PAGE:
1. If the theme is bulky and has a lot of styles it will often impair development of custom features on your site. This could double or triple the cost of any custom development.
  2. If the theme is poorly optimized and bloated, you might need to spend thousands of dollars to have your site optimized… or just accept the lost sales when your visitors get fed up and click away.
  3. If your theme has a poor approach to managing configuration options such as styling, layout, you may be unable to create a smooth and efficient editing process. Specifically your theme should provide good support for common “tweaks” to content such as:
    1. Hiding the page title.
    2. Changing the width of pages and posts with options like full-width, boxed, narrow.
    3. Setting default colors in a way that branding can be enforced and editors can select them easily.
    4. Loading fonts efficiently and making them available for use during content editing.

Theme compatibility for your plugins and custom features

For most major websites built on the WordPress framework, the concern is not “how will the blog look”. It’s how will the checkout look? How will the real estate listings look? How will the members-only content area look? WP has emerged from being a blog platform a long time ago and is now the leading CMS used on the web. And with all the thousands of themes available, most cannot support even a fraction of the plugins and plugin combinations possible. Again this speaks to why flexibility and a solid foundation are what is important in a theme. Because no theme is going to support all the content you plan to house on any significant site. The only plugin that has anything close to universal theme support is WooCommerce.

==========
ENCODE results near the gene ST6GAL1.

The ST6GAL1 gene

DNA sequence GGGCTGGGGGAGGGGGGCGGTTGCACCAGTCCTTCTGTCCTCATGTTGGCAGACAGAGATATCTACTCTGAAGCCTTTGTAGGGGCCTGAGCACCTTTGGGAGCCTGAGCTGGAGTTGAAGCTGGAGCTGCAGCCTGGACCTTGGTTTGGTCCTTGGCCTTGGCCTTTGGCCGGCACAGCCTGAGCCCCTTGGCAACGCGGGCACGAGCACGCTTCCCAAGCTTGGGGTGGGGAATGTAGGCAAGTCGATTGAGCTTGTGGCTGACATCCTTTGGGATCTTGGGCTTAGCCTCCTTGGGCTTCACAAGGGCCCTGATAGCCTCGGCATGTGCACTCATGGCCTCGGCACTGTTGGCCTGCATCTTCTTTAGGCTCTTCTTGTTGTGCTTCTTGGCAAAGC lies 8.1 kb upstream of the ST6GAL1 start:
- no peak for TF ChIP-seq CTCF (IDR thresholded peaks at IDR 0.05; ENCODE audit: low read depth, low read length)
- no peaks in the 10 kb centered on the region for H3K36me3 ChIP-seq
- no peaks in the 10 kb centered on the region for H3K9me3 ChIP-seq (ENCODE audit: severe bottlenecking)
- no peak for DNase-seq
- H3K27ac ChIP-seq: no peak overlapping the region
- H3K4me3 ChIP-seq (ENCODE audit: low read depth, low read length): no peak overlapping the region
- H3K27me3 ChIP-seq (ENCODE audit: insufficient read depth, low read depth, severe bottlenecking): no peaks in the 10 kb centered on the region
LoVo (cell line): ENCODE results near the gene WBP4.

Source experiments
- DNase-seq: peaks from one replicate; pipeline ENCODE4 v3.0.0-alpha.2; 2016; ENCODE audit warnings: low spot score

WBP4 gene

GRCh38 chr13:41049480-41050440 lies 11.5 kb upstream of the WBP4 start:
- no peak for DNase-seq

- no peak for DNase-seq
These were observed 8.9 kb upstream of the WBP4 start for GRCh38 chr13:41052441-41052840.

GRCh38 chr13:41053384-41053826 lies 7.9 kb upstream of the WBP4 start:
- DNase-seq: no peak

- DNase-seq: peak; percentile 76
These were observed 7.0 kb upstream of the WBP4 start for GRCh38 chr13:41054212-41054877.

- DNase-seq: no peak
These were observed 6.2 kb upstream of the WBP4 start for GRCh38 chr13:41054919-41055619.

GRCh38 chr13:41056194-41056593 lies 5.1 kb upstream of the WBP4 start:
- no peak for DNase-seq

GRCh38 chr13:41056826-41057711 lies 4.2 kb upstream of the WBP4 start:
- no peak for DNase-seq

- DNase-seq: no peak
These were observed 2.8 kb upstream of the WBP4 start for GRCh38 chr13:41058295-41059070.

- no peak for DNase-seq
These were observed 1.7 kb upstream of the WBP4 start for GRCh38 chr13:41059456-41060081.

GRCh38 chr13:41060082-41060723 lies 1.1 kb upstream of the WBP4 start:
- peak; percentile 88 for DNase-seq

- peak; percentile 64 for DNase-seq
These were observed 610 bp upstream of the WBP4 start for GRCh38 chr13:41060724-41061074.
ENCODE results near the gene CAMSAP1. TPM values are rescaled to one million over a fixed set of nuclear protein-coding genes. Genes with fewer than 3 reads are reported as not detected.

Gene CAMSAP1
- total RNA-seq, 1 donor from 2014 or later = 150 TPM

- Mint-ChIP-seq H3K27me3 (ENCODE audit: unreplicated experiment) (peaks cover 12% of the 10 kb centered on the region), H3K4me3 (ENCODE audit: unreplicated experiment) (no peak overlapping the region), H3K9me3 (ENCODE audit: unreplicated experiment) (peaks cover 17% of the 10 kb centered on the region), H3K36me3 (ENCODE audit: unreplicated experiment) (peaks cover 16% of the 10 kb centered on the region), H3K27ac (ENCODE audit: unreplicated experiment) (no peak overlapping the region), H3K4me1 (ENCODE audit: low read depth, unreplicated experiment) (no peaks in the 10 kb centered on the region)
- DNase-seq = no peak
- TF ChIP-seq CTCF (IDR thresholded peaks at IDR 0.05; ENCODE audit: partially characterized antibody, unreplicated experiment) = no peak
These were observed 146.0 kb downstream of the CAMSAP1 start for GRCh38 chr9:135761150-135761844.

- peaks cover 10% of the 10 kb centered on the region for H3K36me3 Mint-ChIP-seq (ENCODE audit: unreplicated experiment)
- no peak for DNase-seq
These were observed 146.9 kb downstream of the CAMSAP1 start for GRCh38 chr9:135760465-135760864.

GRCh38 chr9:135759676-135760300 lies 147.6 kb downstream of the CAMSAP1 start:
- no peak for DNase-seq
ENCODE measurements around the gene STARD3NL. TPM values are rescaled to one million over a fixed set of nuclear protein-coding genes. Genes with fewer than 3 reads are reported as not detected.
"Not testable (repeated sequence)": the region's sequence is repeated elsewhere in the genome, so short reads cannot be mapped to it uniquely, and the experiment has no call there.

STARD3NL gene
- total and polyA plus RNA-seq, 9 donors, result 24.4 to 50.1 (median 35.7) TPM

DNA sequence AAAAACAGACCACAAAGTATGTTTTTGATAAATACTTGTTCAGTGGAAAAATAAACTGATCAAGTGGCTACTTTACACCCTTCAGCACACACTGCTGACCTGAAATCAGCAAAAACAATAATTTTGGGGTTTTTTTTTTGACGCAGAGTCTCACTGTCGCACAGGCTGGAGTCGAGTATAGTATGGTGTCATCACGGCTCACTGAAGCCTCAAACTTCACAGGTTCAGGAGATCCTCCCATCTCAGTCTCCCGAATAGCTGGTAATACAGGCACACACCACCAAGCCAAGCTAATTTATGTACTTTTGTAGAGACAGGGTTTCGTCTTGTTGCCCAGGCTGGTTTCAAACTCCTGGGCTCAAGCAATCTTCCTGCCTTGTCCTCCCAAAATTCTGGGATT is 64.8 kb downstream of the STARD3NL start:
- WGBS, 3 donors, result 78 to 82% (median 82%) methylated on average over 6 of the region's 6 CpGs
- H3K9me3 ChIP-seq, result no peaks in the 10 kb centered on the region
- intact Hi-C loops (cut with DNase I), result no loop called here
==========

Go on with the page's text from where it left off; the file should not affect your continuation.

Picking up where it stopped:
Sometimes if your site is based around a major plugin such as one of the many membership plugins, you might start searching for a theme that is recommended for that plugin. This is a reasonable direction to pursue, however exercise caution. You might be giving up a lot just for the support of one part of your site… at the expense of other parts of your site. Again we’d recommend a solid foundational theme like Blocksy and then building a child theme with support for important plugins.

When it comes to support for custom features that you plan to build into your site, unless a theme developer has a crystal ball they obviously cannot provide layout or specific styles for what you plan to build. Creating theme compatibility (a fancy way of saying writing custom CSS and HTML) is going to be needed as part of your project when adding custom features. What a good theme will do here is firstly it will not interfere. That’s really what we want when doing custom development, is we want the theme to know it’s place and not interfere with aggressive styling. We also want it to provide some useful functions that support what we’re building in an indirect way. Examples of this might be breadcrumbs, taxonomy styles, global color settings, font loading. Things we can use so that we can avoid re-inventing the wheel. Developer friendly themes are themes that have thought about (and tested) how developers will actually work with the theme.